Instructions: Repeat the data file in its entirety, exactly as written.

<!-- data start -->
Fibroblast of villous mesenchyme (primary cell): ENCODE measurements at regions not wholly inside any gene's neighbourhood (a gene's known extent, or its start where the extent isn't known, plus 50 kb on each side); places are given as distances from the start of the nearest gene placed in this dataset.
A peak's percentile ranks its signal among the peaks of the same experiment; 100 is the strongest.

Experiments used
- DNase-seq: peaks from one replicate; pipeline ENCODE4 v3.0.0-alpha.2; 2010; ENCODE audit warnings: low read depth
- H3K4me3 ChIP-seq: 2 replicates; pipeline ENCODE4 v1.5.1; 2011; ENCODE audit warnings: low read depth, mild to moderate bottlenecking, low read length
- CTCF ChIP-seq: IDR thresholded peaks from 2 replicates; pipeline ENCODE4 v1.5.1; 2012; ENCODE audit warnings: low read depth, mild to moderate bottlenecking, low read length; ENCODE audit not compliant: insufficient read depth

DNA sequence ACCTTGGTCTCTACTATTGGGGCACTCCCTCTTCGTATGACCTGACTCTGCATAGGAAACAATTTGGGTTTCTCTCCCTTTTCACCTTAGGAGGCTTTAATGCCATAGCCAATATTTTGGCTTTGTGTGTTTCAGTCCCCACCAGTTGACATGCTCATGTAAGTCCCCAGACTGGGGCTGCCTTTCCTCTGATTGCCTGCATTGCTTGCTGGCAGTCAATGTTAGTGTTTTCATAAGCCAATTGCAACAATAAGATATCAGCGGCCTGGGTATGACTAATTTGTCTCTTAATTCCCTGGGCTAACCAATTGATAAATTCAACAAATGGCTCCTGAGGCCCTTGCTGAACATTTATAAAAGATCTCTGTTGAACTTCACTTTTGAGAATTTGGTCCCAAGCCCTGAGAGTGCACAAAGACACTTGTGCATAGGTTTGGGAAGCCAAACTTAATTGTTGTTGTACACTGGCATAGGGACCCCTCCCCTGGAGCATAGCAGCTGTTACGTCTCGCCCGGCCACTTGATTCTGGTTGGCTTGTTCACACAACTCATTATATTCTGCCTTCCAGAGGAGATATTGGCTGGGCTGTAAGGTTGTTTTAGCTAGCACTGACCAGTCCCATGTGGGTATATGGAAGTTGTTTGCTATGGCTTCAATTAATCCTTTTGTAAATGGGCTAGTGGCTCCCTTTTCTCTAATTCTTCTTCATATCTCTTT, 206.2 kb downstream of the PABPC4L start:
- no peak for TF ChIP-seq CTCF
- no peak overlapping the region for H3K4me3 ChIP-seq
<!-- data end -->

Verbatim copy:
Fibroblast of villous mesenchyme (primary cell): ENCODE measurements at regions not wholly inside any gene's neighbourhood (a gene's known extent, or its start where the extent isn't known, plus 50 kb on each side); places are given as distances from the start of the nearest gene placed in this dataset.
A peak's percentile ranks its signal among the peaks of the same experiment; 100 is the strongest.

Experiments used
- DNase-seq: peaks from one replicate; pipeline ENCODE4 v3.0.0-alpha.2; 2010; ENCODE audit warnings: low read depth
- H3K4me3 ChIP-seq: 2 replicates; pipeline ENCODE4 v1.5.1; 2011; ENCODE audit warnings: low read depth, mild to moderate bottlenecking, low read length
- CTCF ChIP-seq: IDR thresholded peaks from 2 replicates; pipeline ENCODE4 v1.5.1; 2012; ENCODE audit warnings: low read depth, mild to moderate bottlenecking, low read length; ENCODE audit not compliant: insufficient read depth

DNA sequence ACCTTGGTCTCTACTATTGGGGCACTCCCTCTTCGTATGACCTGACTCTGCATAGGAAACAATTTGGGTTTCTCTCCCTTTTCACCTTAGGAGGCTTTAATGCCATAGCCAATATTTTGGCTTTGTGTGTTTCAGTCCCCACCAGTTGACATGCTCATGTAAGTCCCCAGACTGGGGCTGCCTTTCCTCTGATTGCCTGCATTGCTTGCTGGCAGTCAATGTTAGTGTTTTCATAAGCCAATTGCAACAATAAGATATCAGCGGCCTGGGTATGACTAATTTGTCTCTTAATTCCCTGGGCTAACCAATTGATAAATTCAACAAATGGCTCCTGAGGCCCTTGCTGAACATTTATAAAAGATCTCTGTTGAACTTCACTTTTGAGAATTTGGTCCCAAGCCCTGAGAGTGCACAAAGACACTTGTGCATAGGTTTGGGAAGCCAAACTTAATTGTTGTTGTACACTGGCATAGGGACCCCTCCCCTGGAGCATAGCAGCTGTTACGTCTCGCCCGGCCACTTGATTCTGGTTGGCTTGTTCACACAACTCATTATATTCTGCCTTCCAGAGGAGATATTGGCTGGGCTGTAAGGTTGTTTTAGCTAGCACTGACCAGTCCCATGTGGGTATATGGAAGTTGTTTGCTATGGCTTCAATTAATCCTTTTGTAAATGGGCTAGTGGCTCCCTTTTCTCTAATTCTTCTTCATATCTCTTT, 206.2 kb downstream of the PABPC4L start:
- no peak for TF ChIP-seq CTCF
- no peak overlapping the region for H3K4me3 ChIP-seq